The Floss!

Dancing is in my blood.

Yoshi decides that the kids need to learn how to dance properly(?). So she starts teaching them "The Floss". Not to be outdone by her, I decide to show the kids how to do the Floss correctly.

As I start to get into the groove, Vian runs over and turns the light off, just as Yoshi remarks "Yeah, nobody needs to see that".

Tough crowd!

Tattling

Vian: Amma, the roomba is not cleaning anything.

Yoshi: Let me check.

She finds lego pieces and strings blocking the Roomba wheels.

Yoshi: Thank you, Vian. You're right it wasn't picking up anything.

Me: Vian, did you just tattle on Roomba to your mother?


Monkey Bar

Sempi is a big fan of Leonardo Da Vinci. Ever since we got back from Italy he's been talking about the various inventions of Leonardo.

Earlier today he was playing in the park after school. Apparently, he fell down from the monkey bars trying to do something brave. Yoshi took him to the ER and the doctors announced he has a small fracture and put his arm in a sling.

He's quite despondent about the whole ordeal and told me that he wished he hadn't tried that special monkey bar maneuver. I reassured him that his sling is a badge of honor, it is a sign of bravery, it shows that he is someone who pushes the boundaries.

Me: Do you know who else is the kind of person who pushed boundaries?

Sempi: Who?

Me: Leonardo. I bet he wore a sling many times in his life.

Sempi: Yeah. But he probably knew how to use a monkey bar though.

Me: LOL!!

I have to agree with him on that one.

Captain Underpants - Potty Adventures - 2

When we were in Italy, we visited the Ufizzi museum and saw a lot of old world statues. There was one statue of a warrior holding a shield in his hand. I told the kids that it is Captain Italy who happens to be the cousin of Captain America. Obviously, neither of them believed me and Sempi groaned at my lame joke.

Recently Vian started potty training. He's proud of wearing his underwear and strikes a pose every now and then.

Me: Vian you look like Captain Underpants.

Vian: No Appa. I'm like Captain Italy, remember.

Me: Haha. Was Captain Italy wearing underpants?

Vian: No Appa. Captain Italy was wearing his penis.

Of course, I forgot that the statue was naked. All the statues were naked.

Sorry!?

Vian and I are playing legos. I accidentally drop a lego piece from the table, we both bend down to get it and bonk our heads.

Me: I am sorry, Vian.
Vian: (rubbing his head) No appa, I am sorry.
Me: I guess we're both sorry. :)
Vian: No appa. I AM SAD, SO I AM SORRY (loudly).
Me: Ok. Ok you're sorry.


Potty Training Adventures - I

Vian is 3 years old which is the minimum age required in this family to be eligible for big boy underwear. So naturally, we started potty training him this week.

He's come a long way since Monday and it is going very well. He does get frustrated by the inconvenience of having to stop playing just to empty his bladder. This morning he declared "I need to wear diapers or else I'm not going to eat anymore!".

A hunger strike! I guess reading all those books about Gandhi is having an effect on him. 

Punch Line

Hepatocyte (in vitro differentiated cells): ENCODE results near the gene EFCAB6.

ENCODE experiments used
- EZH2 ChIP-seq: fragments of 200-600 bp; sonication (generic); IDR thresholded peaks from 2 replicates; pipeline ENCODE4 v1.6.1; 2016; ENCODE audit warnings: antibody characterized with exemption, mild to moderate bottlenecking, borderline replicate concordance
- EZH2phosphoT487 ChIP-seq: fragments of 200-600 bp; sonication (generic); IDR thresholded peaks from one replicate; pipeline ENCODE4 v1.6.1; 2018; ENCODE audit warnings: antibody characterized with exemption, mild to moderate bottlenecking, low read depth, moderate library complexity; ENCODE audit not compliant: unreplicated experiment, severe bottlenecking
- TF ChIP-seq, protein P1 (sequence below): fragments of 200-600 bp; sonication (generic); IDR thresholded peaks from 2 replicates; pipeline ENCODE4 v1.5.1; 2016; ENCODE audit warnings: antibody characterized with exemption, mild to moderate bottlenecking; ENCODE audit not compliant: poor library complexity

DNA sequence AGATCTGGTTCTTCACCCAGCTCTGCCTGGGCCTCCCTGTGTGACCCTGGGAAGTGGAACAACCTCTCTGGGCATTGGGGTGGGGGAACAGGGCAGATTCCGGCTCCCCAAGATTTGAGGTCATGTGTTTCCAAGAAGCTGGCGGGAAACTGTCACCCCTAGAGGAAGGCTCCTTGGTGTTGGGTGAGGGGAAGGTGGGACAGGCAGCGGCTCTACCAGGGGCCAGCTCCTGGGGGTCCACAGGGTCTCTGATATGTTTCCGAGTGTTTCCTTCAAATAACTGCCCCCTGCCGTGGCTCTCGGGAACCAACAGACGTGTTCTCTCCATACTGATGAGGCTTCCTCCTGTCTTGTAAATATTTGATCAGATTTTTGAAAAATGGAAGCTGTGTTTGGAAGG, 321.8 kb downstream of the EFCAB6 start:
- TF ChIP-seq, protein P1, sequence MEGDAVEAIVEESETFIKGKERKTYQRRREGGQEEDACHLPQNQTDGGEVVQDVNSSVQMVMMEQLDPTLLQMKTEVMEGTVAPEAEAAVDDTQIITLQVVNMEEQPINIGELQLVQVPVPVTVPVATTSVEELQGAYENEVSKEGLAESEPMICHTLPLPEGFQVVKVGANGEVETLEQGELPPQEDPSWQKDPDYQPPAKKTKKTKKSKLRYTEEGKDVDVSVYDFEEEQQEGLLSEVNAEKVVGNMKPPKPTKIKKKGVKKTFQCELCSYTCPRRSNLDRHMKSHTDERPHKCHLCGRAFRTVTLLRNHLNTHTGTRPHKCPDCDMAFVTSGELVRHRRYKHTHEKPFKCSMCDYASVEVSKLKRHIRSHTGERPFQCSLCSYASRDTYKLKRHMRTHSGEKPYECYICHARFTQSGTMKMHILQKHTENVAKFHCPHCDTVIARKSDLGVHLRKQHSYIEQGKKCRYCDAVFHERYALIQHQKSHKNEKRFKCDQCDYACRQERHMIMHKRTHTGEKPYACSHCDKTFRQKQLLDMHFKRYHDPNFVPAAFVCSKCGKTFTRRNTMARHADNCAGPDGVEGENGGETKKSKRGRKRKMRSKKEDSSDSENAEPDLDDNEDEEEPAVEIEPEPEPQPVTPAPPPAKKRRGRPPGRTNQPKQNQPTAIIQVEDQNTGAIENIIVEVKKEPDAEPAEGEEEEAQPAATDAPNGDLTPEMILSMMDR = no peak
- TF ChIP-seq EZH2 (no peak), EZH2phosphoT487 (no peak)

I sometimes share clean adult jokes that are too clever for a 2 year old to grasp. Sometimes it is fun to see the confused look on his face when he sees me cracking up on my own jokes. Yes, I laugh at my own jokes, moving on.

We're hanging out at a coffee shop and I start with the setup for a great joke.

Me: Vian, did you know that humans eat more bananas than monkeys?

Vian: What? They eat monkeys?

Me: LOL!! Way to ruin the punchline man.


Conversations with a 2 yo

We are at the dining table. I take out the croissant from the bag and place it on a plate in front of Vian.

Vian: Appa, what kind of "cossant" is it?

Me: It's a plain croissant, Vian.

Vian: No. It's a bum-bum "cossant".

Me: Huh?

Vian: Look it (pointing to his misshapen croissant that looks like a butt).

You win this round, Vian.

Good people

Sempi and I read bedtime books together and discuss the story before he goes to sleep.

The story we read had a mention of illegal drugs. Apparently he didn't know what drugs were. So we discussed what drugs were and how some bad guys can sell drugs to victims and why it is illegal.

Suddenly Sempi drops this nugget of wisdom.

People are always born to be strong and good. No one is born to be weak or evil.

Friends who know me well, know that I strongly believe "people are generally good". I guess that belief is a genetic trait.

Got Problems?

Sempi (my 6yo son) and I have this tradition of sharing our problems and asking each other's opinion on how to solve it. We do this while we walk to his school. We've been doing this since he was 3. Here's an example from Portland.

Me: When I bike to work, I have to wait a long time for the elevator.

Sempi (3yo): You should just build a ramp to your 28th floor, so you can just bike all the way up.

Me: Alrighty then.

Back to present day, I was discussing a problem with him about my work.

Me: I have this big presentation coming up and I'm nervous.

Sempi: Why?

Me: There's going to be VPs and an Executive attending this presentation. So I'm anxious about it.

(Sempi thinks for a while)

Sempi: There is a fire pole at the playground and I get nervous about going down that pole. What helps me is, I don't think about it, I just do it. So you should do the same. Don't think about it, just do it.

Me: Whoa! You know that's actually pretty good advice.

I'm happy to report that I took his advice and I kicked butt.